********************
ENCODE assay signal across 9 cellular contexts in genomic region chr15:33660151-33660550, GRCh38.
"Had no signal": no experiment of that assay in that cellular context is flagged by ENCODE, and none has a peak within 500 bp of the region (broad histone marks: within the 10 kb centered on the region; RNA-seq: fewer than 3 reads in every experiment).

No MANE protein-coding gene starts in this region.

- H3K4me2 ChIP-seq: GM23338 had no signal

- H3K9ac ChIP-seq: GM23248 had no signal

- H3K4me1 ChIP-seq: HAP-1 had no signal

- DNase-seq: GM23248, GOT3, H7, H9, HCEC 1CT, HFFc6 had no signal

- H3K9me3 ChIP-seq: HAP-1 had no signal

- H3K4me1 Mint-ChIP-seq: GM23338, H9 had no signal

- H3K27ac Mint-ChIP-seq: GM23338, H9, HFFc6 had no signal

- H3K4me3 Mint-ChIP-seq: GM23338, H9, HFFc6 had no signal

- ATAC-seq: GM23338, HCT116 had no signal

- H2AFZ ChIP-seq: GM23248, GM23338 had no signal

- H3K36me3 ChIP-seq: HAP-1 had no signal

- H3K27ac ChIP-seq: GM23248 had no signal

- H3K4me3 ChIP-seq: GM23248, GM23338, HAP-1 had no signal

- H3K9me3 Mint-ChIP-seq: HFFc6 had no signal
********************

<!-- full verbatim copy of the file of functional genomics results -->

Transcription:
ENCODE assay signal across 9 cellular contexts in genomic region chr15:33660151-33660550, GRCh38.
"Had no signal": no experiment of that assay in that cellular context is flagged by ENCODE, and none has a peak within 500 bp of the region (broad histone marks: within the 10 kb centered on the region; RNA-seq: fewer than 3 reads in every experiment).

No MANE protein-coding gene starts in this region.

- H3K4me2 ChIP-seq: GM23338 had no signal

- H3K9ac ChIP-seq: GM23248 had no signal

- H3K4me1 ChIP-seq: HAP-1 had no signal

- DNase-seq: GM23248, GOT3, H7, H9, HCEC 1CT, HFFc6 had no signal

- H3K9me3 ChIP-seq: HAP-1 had no signal

- H3K4me1 Mint-ChIP-seq: GM23338, H9 had no signal

- H3K27ac Mint-ChIP-seq: GM23338, H9, HFFc6 had no signal

- H3K4me3 Mint-ChIP-seq: GM23338, H9, HFFc6 had no signal

- ATAC-seq: GM23338, HCT116 had no signal

- H2AFZ ChIP-seq: GM23248, GM23338 had no signal

- H3K36me3 ChIP-seq: HAP-1 had no signal

- H3K27ac ChIP-seq: GM23248 had no signal

- H3K4me3 ChIP-seq: GM23248, GM23338, HAP-1 had no signal

- H3K9me3 Mint-ChIP-seq: HFFc6 had no signal